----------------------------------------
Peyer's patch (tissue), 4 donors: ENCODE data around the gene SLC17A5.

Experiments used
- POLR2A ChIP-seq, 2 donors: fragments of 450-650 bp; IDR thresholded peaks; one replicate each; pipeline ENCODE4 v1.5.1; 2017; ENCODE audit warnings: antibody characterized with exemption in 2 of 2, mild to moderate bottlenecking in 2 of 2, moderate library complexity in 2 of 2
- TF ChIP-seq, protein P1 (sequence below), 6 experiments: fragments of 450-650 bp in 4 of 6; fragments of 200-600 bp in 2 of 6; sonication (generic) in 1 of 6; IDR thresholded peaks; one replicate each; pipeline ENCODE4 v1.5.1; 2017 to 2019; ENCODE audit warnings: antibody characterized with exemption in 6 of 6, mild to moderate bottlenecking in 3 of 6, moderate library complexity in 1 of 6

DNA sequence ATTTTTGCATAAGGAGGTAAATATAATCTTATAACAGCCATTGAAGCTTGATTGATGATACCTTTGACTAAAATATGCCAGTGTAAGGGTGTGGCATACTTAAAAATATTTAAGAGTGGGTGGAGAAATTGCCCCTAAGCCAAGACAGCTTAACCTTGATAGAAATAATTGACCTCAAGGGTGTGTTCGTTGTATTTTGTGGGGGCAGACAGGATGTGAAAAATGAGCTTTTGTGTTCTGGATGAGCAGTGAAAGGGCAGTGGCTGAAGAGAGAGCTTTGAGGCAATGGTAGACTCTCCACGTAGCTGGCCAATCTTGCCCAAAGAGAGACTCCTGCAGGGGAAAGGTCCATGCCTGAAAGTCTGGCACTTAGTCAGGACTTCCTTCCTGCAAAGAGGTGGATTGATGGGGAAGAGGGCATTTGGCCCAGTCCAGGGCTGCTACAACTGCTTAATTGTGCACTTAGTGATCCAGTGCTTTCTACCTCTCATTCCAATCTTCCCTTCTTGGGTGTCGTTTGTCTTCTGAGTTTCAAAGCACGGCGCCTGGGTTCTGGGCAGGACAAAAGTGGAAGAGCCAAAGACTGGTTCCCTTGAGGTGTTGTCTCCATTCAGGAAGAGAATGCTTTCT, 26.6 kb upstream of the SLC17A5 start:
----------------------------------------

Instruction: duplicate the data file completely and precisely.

Peyer's patch (tissue), 4 donors: ENCODE data around the gene SLC17A5.

Experiments used
- POLR2A ChIP-seq, 2 donors: fragments of 450-650 bp; IDR thresholded peaks; one replicate each; pipeline ENCODE4 v1.5.1; 2017; ENCODE audit warnings: antibody characterized with exemption in 2 of 2, mild to moderate bottlenecking in 2 of 2, moderate library complexity in 2 of 2
- TF ChIP-seq, protein P1 (sequence below), 6 experiments: fragments of 450-650 bp in 4 of 6; fragments of 200-600 bp in 2 of 6; sonication (generic) in 1 of 6; IDR thresholded peaks; one replicate each; pipeline ENCODE4 v1.5.1; 2017 to 2019; ENCODE audit warnings: antibody characterized with exemption in 6 of 6, mild to moderate bottlenecking in 3 of 6, moderate library complexity in 1 of 6

DNA sequence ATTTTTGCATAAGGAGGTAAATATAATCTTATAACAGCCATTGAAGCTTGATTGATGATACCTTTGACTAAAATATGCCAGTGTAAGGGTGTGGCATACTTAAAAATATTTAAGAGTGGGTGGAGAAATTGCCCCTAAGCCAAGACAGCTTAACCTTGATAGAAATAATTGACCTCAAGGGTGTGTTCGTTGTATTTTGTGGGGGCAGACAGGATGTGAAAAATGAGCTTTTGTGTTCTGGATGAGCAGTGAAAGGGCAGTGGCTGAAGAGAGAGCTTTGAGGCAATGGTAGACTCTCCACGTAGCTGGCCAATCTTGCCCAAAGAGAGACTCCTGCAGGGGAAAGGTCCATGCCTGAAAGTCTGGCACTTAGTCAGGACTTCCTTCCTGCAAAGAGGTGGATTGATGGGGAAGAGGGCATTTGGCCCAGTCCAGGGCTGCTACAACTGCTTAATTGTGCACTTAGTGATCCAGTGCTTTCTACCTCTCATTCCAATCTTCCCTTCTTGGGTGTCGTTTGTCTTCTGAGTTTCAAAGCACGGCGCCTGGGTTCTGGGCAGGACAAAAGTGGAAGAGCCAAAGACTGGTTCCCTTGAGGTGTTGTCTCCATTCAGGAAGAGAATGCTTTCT, 26.6 kb upstream of the SLC17A5 start: